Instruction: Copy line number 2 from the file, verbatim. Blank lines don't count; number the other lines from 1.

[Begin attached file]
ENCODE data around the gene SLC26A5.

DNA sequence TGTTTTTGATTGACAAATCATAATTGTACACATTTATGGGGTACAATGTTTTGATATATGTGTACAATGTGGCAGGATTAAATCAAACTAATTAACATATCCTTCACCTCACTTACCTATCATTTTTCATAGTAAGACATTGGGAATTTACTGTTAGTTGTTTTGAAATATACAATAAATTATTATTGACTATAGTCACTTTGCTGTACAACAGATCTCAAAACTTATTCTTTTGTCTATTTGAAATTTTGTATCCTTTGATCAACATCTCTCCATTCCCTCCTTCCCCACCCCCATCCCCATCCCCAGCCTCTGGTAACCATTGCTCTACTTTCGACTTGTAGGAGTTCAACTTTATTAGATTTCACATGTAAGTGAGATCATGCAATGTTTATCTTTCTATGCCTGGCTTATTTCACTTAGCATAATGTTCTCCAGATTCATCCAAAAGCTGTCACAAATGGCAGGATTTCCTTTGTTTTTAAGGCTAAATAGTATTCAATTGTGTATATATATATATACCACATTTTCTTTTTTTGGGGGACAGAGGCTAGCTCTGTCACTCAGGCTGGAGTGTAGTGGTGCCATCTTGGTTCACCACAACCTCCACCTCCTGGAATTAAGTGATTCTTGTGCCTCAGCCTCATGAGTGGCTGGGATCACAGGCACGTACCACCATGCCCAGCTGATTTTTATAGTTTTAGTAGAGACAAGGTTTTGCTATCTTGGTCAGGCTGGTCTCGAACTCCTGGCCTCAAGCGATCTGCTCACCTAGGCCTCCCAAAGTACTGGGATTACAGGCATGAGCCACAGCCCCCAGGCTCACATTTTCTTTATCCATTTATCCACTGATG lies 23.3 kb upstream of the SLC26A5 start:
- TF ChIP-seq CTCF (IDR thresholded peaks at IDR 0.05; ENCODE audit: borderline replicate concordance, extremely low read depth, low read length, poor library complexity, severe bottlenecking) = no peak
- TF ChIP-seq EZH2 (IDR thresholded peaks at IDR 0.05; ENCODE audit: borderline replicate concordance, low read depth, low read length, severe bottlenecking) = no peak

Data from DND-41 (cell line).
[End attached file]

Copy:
DNA sequence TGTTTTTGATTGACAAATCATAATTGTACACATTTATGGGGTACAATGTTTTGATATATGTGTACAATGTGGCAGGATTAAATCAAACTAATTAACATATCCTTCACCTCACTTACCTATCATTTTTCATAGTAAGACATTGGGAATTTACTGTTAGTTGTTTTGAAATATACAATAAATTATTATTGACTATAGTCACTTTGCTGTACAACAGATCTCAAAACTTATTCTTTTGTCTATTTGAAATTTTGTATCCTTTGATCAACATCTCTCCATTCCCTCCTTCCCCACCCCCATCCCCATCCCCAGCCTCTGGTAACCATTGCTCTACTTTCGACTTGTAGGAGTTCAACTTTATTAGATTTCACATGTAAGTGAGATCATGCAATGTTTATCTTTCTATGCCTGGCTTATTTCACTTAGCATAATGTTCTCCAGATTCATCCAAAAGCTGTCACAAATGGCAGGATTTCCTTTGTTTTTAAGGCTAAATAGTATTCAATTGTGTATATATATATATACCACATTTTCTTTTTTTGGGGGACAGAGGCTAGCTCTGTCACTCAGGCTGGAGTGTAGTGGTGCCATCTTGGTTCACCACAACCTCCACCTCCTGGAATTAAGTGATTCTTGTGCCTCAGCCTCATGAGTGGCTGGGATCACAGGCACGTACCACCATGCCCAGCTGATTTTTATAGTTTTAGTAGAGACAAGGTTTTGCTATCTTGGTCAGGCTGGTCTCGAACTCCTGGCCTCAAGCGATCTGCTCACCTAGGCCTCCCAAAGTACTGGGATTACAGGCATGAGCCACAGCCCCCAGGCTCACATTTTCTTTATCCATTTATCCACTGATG lies 23.3 kb upstream of the SLC26A5 start: